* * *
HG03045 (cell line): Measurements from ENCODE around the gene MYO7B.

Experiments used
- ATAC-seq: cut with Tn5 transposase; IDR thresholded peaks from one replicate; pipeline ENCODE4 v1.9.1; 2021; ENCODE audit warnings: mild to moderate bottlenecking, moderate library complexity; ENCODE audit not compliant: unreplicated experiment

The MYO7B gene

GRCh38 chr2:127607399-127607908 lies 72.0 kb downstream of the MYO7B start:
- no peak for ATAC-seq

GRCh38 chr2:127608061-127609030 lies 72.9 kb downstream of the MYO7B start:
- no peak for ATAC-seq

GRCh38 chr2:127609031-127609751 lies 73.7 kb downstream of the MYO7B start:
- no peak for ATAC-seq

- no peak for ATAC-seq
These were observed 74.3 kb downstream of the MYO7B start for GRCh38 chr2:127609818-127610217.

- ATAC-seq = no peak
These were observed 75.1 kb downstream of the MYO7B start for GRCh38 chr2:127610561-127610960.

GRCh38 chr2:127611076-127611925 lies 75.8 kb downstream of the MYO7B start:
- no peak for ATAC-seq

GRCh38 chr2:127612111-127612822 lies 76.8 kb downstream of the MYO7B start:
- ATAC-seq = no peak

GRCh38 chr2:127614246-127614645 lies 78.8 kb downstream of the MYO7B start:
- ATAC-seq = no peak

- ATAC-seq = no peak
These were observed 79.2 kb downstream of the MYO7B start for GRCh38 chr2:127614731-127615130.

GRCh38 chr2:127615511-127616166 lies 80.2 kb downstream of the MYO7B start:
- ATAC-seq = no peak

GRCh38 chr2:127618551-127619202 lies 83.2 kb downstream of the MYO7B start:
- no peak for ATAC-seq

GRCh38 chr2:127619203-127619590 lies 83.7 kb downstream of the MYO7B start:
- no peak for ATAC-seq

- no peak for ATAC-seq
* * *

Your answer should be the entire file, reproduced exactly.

HG03045 (cell line): Measurements from ENCODE around the gene MYO7B.

Experiments used
- ATAC-seq: cut with Tn5 transposase; IDR thresholded peaks from one replicate; pipeline ENCODE4 v1.9.1; 2021; ENCODE audit warnings: mild to moderate bottlenecking, moderate library complexity; ENCODE audit not compliant: unreplicated experiment

The MYO7B gene

GRCh38 chr2:127607399-127607908 lies 72.0 kb downstream of the MYO7B start:
- no peak for ATAC-seq

GRCh38 chr2:127608061-127609030 lies 72.9 kb downstream of the MYO7B start:
- no peak for ATAC-seq

GRCh38 chr2:127609031-127609751 lies 73.7 kb downstream of the MYO7B start:
- no peak for ATAC-seq

- no peak for ATAC-seq
These were observed 74.3 kb downstream of the MYO7B start for GRCh38 chr2:127609818-127610217.

- ATAC-seq = no peak
These were observed 75.1 kb downstream of the MYO7B start for GRCh38 chr2:127610561-127610960.

GRCh38 chr2:127611076-127611925 lies 75.8 kb downstream of the MYO7B start:
- no peak for ATAC-seq

GRCh38 chr2:127612111-127612822 lies 76.8 kb downstream of the MYO7B start:
- ATAC-seq = no peak

GRCh38 chr2:127614246-127614645 lies 78.8 kb downstream of the MYO7B start:
- ATAC-seq = no peak

- ATAC-seq = no peak
These were observed 79.2 kb downstream of the MYO7B start for GRCh38 chr2:127614731-127615130.

GRCh38 chr2:127615511-127616166 lies 80.2 kb downstream of the MYO7B start:
- ATAC-seq = no peak

GRCh38 chr2:127618551-127619202 lies 83.2 kb downstream of the MYO7B start:
- no peak for ATAC-seq

GRCh38 chr2:127619203-127619590 lies 83.7 kb downstream of the MYO7B start:
- no peak for ATAC-seq

- no peak for ATAC-seq